Vitamin D


Approximately 80-90% of the needed vitamin D in the human organism is synthesized in the skin, and only about 10-20% is obtained from the diet.
The duration of the UV exposure, the area of the exposed skin area and the ratio of UVB (280-320 nm) to UVA radiation play a role in the formation of vitamin D in the skin.
In the skin is, however, under the influence of UV-B radiation also vitamin D is formed, which is present in the keratinocytes using the 25-hydroxylase and 1α-hydroxylase constantly converted into the active form, 1,25-dihydroxyvitamin D3.

Through the vitamin D, the activity of the immune system (T cells, dendritic cells) is reduced, so that many autoimmune diseases (arthritis, autoimmune thyroiditis, diabetes mellitus type I) will be improved.

For squamous cell carcinoma cumulative UV dose over the lifetime in the exposed skin area and for the basal cell carcinoma both the cumulative UV lifetime dose and intermittent higher dosed UV exposure are blamed.
For the development of malignant melanoma higher dose intermittent UV exposures in early childhood (0-6 years), with sunburns are responsible. Excessive UV exposure, especially UVB radiation with a wavelength 290-320 nm, thus constitutes an essential factor for the development of skin cancer.

Short-term and limited exposure to sunlight is sufficient to build adequate vitamin D levels. The exposure of about 18% of the body surface (z. B. hands, arms and face) 2 to 3 times / week in the summer and fall about 5 minutes for people with skin type II is sufficient. Prolonged exposure to sunlight sufficient sunscreen should always be applied in order to prevent sunburn and other harmful effects of excessive exposure to sunlight.

Vitamin D is a fat soluble vitamin and should be taken for food. Vitamin D promotes the absorption of calcium from the intestine are thus fitting into the bone. Calcium is the building material of the bone. In older people a lack of vitamin D leads due to an increased bone loss in osteoporosis, the child due to impaired bone development to rachitis. This ability of the skin to make the vitamin D itself is reduced with age. Consequence of the lack of vitamin D is insufficient calcium absorption in the intestine. This leads to a lowering of the blood calcium level. The body tries to compensate this and forms in the parathyroid glands the parathormon, which causes enhanced calcium releasion from the bone to offset the calcium blood level again. The resulting secondary hyperparathyroidism (overactive parathyroid gland) is the main cause of the so-called osteoporosis.

In addition to this function, vitamin D has mainly the elderly but yet another very important function. Vitamin D strengthens the muscle strength while promoting the neuromuscular coordination, that is the implementation of the nerve impulses to the muscle. The result is reduced inclination or fewer falls.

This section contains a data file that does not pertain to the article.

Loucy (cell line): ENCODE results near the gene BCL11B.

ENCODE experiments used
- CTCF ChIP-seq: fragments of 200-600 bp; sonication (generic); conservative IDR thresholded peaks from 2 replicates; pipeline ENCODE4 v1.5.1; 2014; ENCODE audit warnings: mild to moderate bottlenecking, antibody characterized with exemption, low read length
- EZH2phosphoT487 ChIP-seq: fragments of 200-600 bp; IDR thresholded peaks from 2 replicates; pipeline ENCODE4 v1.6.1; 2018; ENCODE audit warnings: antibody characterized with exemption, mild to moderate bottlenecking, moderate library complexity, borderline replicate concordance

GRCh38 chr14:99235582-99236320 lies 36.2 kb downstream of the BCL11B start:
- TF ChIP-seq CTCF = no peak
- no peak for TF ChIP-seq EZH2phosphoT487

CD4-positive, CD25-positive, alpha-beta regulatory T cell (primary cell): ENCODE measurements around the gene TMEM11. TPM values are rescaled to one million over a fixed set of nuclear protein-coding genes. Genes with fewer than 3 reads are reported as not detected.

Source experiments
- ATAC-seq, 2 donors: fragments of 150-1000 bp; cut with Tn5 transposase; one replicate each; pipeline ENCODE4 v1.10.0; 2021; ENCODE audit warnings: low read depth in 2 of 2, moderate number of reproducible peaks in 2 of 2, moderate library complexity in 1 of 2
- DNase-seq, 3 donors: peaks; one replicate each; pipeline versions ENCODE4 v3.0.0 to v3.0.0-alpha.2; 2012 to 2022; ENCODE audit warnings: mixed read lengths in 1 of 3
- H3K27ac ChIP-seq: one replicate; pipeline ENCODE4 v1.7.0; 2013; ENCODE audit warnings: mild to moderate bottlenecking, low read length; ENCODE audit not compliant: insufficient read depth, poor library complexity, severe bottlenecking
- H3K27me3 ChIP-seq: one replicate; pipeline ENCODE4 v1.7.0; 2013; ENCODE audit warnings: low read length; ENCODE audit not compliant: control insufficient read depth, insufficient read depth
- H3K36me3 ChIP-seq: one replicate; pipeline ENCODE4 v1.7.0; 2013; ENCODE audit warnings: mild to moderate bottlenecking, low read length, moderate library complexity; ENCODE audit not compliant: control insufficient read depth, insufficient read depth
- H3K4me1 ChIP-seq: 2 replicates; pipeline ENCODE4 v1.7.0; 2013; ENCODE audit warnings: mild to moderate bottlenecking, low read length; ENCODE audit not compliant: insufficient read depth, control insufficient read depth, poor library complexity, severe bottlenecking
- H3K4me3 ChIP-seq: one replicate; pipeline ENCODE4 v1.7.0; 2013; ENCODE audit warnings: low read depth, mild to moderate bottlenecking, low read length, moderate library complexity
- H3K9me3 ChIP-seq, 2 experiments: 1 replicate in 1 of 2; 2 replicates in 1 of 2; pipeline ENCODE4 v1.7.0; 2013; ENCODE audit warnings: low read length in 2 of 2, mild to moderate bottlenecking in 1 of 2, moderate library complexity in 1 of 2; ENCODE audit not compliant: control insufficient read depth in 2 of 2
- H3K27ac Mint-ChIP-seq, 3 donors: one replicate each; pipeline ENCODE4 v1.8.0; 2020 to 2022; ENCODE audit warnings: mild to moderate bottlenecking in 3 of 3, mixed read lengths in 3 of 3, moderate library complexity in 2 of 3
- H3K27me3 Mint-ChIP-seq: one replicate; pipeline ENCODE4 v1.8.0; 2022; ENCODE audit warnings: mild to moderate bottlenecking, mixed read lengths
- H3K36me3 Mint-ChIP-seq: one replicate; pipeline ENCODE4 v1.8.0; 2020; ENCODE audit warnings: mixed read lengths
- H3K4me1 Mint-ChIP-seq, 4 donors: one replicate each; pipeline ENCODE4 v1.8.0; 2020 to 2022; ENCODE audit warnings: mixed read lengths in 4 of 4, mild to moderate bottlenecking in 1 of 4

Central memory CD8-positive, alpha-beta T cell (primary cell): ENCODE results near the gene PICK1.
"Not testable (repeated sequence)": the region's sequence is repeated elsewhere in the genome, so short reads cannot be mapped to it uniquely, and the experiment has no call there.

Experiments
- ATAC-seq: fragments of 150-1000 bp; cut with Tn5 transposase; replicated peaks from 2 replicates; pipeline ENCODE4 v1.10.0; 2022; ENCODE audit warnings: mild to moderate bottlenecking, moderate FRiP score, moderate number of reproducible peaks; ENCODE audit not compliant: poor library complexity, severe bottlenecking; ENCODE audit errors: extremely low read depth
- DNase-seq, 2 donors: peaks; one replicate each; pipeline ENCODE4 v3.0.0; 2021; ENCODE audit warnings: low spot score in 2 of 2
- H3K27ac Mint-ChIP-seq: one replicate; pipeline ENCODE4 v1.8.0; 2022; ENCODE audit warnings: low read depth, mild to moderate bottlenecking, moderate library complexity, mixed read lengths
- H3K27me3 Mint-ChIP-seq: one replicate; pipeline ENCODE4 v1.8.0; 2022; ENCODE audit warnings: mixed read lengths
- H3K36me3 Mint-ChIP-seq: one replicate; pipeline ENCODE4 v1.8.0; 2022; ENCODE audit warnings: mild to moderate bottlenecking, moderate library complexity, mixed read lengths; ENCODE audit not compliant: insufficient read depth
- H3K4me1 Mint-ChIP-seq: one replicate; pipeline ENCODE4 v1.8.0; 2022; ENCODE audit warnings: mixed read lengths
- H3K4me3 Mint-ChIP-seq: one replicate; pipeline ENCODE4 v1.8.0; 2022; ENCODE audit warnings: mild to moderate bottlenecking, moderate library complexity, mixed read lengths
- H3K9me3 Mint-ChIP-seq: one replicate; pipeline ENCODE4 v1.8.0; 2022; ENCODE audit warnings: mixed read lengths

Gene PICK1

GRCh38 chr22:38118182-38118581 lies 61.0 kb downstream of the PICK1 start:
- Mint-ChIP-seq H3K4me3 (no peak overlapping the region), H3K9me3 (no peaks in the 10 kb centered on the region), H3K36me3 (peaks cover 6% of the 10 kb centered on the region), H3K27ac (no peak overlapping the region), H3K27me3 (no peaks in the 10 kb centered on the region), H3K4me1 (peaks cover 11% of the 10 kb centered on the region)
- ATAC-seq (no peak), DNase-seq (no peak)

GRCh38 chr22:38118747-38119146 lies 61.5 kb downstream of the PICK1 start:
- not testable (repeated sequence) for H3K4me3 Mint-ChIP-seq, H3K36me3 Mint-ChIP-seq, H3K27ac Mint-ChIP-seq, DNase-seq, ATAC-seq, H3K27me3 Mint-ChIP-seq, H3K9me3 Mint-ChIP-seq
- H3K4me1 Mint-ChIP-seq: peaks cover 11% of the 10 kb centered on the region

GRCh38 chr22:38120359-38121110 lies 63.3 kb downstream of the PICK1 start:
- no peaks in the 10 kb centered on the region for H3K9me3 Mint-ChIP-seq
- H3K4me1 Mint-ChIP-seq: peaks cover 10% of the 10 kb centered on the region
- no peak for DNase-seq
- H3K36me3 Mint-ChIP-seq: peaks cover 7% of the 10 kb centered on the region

Calcium is an extremely important mineral and i.a. also a prerequisite for the entire muscular activity, both of the heart muscle and skeletal muscle (calcium-muscle pump) and, for example, the blood coagulation system. A deficiency of calcium and so of the body’s vital signs would be ensured through mobilization of the missing calcium from the bone. A calcium substitution can indeed avoid these redistribution for the period of the “cure” once it is but completed, the bone calcium is withdrawn again.
In Europe, partially higher reference values for children and adolescents are applied: infants (6-11 months): 10-25μg (400-1000 IU) per day, for over-70-year-old per day 15μg (600 IU). Vitamin D with 800IE / day without additional calcium intake leads to a reduction of bone fractures. Target are approximately 1000mg calcium intake / day. Is recommended 1 slice of hard cheese has 300mg calcium. It has been estimated that the daily intake of vitamin D3 in adults 1IE the 25 (OH) vitamin D3 in the blood increases by about 0.007 ng / ml (depending on the vitamin D status). It takes about 80 kg adult daily about 114 μg (4600 IU) of vitamin D3, a sufficient 25 (OH) vitamin D3 levels of 80 nmol / l = 32 ng/ml in the blood to keep the long term, unless no vitamin D formation by light is added.

Conclusion for practice
Vitamin D deficiency leads not only to an increased risk of diseases of bone and calcium metabolism, but is also associated with an increased risk of numerous other diseases such as various cancers, cardiovascular, infectious and autoimmune diseases. It is therefore important to ensure adequate vitamin D levels and in patients who apply UV protection, to substitute vitamin D orally.
Recommendations: no midday sun, keep in the shade, wearing protective clothing, and – a mass full UV exposure. Valuable are regular, but very moderate stays in the sun and, optionally, appropriate preventive measures that take account of the vitamin D status. “

( For the texts and pictures books, publications, guidelines for example in and contributions of colleagues were consulted.)